Using Data and Metrics to Promote the Value of Advancement

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Transcript Using Data and Metrics to Promote the Value of Advancement

Sylvia Galen & Jon Thorsen
AASP Regional Symposium
January 21, 2015
Starting out
• We work in a bottom-line business
• Demonstrating ROI is a continuous need
• Tying results to the bottom line is critical
• We can be removed from results
• Not tied directly to achievements
• Not controlling results
• This makes the challenge more difficult
• We have opportunities to improve processes
• Data-based decisions are better than the other kind
Assessing the Environment
• Best actors in a supporting
• Cost centers in an income
• Behind-the-scenes workers
in an out-front function
• Process-oriented thinkers in
a people-focused industry
Determining Relevant Metrics
The most common approach – counting activity
Number of visits
Dollars raised
Gifts closed
Profiles written
Requests fulfilled
Events held
• Message click-through
Determining Relevant Metrics
A better approach: Measuring outcomes
Number of visits – leading to new stage of relationship
Dollars raised – for priority needs
Gifts closed – as a % of rated capacity
Profiles written – supporting a solicitation
Requests fulfilled – leading to new prospect assignments
Events held – reflecting ROI
Alumni contacted\engaged – leading to new volunteer or
donor activity
• Message click-through rates – constituent interaction
(completing a call to action, responding to a survey, etc.)
Determining Relevant Metrics
An even better approach: Reporting on impact &
effectiveness, using “soft” data in addition to numbers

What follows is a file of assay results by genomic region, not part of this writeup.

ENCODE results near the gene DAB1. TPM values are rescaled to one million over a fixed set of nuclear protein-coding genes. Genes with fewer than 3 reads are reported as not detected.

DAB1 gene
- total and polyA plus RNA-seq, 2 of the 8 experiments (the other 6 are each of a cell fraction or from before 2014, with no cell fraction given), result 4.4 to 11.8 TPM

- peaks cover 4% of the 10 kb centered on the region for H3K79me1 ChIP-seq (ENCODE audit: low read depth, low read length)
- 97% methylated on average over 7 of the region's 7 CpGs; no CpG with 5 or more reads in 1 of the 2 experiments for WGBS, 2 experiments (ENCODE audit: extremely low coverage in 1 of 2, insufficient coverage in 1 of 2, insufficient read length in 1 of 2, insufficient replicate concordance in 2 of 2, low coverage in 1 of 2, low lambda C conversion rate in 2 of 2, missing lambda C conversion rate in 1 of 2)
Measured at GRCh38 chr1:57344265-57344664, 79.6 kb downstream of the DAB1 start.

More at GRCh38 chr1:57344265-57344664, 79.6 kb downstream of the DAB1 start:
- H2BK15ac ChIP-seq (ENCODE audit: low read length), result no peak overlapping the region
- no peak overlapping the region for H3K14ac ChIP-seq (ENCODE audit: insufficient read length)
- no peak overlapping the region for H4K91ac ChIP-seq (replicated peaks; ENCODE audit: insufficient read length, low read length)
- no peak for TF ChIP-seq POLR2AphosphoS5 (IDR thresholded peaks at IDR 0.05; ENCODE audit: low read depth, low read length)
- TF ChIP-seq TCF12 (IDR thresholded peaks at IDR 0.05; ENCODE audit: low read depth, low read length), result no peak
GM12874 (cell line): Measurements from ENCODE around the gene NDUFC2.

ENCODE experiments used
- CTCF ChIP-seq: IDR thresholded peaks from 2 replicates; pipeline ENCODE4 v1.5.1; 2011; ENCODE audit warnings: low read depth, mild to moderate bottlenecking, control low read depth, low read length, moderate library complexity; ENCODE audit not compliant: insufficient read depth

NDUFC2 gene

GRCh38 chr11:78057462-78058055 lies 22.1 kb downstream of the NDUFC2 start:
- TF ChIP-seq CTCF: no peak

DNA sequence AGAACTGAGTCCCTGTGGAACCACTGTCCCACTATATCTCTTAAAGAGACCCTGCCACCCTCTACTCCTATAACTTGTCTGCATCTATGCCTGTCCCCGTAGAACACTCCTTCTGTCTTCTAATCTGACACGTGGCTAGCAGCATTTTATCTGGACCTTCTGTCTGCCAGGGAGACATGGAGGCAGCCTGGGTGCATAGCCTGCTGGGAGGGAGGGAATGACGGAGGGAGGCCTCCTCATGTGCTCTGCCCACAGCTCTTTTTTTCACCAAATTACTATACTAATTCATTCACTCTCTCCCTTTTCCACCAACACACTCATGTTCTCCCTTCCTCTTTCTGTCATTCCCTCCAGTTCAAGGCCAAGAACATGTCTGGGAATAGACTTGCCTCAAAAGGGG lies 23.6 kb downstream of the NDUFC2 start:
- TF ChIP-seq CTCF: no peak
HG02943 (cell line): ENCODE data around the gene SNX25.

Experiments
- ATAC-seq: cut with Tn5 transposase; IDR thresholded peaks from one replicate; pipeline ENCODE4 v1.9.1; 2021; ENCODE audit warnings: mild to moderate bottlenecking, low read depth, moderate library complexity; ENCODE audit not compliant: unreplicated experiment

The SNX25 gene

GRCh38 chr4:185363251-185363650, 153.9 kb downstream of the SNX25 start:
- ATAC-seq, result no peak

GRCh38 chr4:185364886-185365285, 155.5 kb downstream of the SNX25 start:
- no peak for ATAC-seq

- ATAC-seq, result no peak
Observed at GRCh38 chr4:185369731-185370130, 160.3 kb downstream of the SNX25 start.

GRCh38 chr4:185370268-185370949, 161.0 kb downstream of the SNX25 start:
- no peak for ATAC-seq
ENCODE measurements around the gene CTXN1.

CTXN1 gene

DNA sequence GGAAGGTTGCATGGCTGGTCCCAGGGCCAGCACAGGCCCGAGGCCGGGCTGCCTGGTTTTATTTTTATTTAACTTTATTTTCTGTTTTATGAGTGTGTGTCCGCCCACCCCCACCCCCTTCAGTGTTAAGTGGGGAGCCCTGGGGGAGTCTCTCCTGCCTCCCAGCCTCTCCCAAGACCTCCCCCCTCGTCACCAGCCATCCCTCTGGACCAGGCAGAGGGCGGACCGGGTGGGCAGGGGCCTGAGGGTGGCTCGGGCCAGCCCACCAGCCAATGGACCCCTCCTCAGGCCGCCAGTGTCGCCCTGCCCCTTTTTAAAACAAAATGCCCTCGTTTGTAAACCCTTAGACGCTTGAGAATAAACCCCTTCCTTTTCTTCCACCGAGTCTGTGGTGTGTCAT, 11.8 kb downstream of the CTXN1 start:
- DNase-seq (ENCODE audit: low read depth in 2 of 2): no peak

• Client satisfaction:
• Survey information on attitude, perceptions
• Hard numbers on turnaround time, deadlines
• Skills and competencies:
• How close is your team and each individual to meeting best
practice expectations?
• Are gaps being closed?
• Reliability and planning
• How successful are we in meeting stated goals?
• Are we staying loyal to our mission and values?
Soft Data Matters, Too
Not everything that can be counted
counts, and not everything that
counts can be counted.
- Albert Einstein
Planning Ahead
• What do we want to report?
• How will we measure these factors?
• Counting – pieces, time, dollars, prospects
• Linking – our office’s activity to others’ actions
• Assessing gaps – where we are vs. where we want
to be
• Tracking change and progress – processes
improved, new results achieved
• ROI – how our investments have paid back
Setting the Right Goals & Objectives
• Clear connection to the
• Ties to the divisional priorities
• A SMART approach:
Time Limited
Asking the Tough Questions
• What tasks take the
bulk of our time?
• Are they the right
• What clients demand
the bulk of our
• Are they right
• How will we track and
report progress?
How is our responsiveness
How’s the turnaround time?
How is the work used?
How is the quality of our work?
What we can change to
improve results?
What Messages Do We Want to Send?
• We need to build our systems to easily pull the data
we need to report progress toward goals
• Think ahead to the points we want to make and the
information we’ll need to demonstrate our points:
Increasing staff and budget
Changing structure or responsibilities
Implementing new processes\systems
Letting go of outdated processes\systems
• Data should be systemic, clear and consistent
• Ideally, it comes from the database of record
Ask for the Data We Want (Input) and
Need (Output)
Automated ticketing system for all departments:
• In Place:
• Bio Records, Events, Relationship Management,